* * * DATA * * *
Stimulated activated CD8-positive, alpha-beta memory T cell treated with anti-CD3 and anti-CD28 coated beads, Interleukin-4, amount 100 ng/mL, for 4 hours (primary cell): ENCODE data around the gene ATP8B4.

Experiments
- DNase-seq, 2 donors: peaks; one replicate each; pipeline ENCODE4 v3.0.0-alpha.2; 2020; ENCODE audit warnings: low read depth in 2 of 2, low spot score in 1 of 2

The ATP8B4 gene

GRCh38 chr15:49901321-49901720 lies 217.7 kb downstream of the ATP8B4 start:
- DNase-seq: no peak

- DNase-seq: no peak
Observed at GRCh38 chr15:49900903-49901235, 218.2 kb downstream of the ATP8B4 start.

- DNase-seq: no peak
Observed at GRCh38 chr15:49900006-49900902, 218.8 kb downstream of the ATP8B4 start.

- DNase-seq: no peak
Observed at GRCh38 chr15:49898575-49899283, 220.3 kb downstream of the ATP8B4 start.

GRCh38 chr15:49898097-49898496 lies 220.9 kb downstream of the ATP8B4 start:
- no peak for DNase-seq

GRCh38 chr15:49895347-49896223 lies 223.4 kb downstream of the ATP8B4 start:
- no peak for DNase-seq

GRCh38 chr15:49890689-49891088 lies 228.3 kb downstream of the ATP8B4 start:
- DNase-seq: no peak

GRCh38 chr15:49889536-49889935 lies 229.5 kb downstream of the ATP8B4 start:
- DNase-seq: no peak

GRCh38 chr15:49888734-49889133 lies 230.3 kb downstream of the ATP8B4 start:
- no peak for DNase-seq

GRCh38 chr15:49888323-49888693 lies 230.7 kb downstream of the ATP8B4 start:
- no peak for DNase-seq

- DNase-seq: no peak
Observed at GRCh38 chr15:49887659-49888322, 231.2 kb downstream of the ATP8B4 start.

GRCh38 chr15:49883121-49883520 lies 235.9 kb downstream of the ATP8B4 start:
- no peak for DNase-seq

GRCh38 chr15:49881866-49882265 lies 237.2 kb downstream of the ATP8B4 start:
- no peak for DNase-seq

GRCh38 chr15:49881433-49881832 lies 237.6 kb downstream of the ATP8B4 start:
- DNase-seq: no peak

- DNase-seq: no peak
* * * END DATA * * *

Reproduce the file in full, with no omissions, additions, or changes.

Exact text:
Stimulated activated CD8-positive, alpha-beta memory T cell treated with anti-CD3 and anti-CD28 coated beads, Interleukin-4, amount 100 ng/mL, for 4 hours (primary cell): ENCODE data around the gene ATP8B4.

Experiments
- DNase-seq, 2 donors: peaks; one replicate each; pipeline ENCODE4 v3.0.0-alpha.2; 2020; ENCODE audit warnings: low read depth in 2 of 2, low spot score in 1 of 2

The ATP8B4 gene

GRCh38 chr15:49901321-49901720 lies 217.7 kb downstream of the ATP8B4 start:
- DNase-seq: no peak

- DNase-seq: no peak
Observed at GRCh38 chr15:49900903-49901235, 218.2 kb downstream of the ATP8B4 start.

- DNase-seq: no peak
Observed at GRCh38 chr15:49900006-49900902, 218.8 kb downstream of the ATP8B4 start.

- DNase-seq: no peak
Observed at GRCh38 chr15:49898575-49899283, 220.3 kb downstream of the ATP8B4 start.

GRCh38 chr15:49898097-49898496 lies 220.9 kb downstream of the ATP8B4 start:
- no peak for DNase-seq

GRCh38 chr15:49895347-49896223 lies 223.4 kb downstream of the ATP8B4 start:
- no peak for DNase-seq

GRCh38 chr15:49890689-49891088 lies 228.3 kb downstream of the ATP8B4 start:
- DNase-seq: no peak

GRCh38 chr15:49889536-49889935 lies 229.5 kb downstream of the ATP8B4 start:
- DNase-seq: no peak

GRCh38 chr15:49888734-49889133 lies 230.3 kb downstream of the ATP8B4 start:
- no peak for DNase-seq

GRCh38 chr15:49888323-49888693 lies 230.7 kb downstream of the ATP8B4 start:
- no peak for DNase-seq

- DNase-seq: no peak
Observed at GRCh38 chr15:49887659-49888322, 231.2 kb downstream of the ATP8B4 start.

GRCh38 chr15:49883121-49883520 lies 235.9 kb downstream of the ATP8B4 start:
- no peak for DNase-seq

GRCh38 chr15:49881866-49882265 lies 237.2 kb downstream of the ATP8B4 start:
- no peak for DNase-seq

GRCh38 chr15:49881433-49881832 lies 237.6 kb downstream of the ATP8B4 start:
- DNase-seq: no peak

- DNase-seq: no peak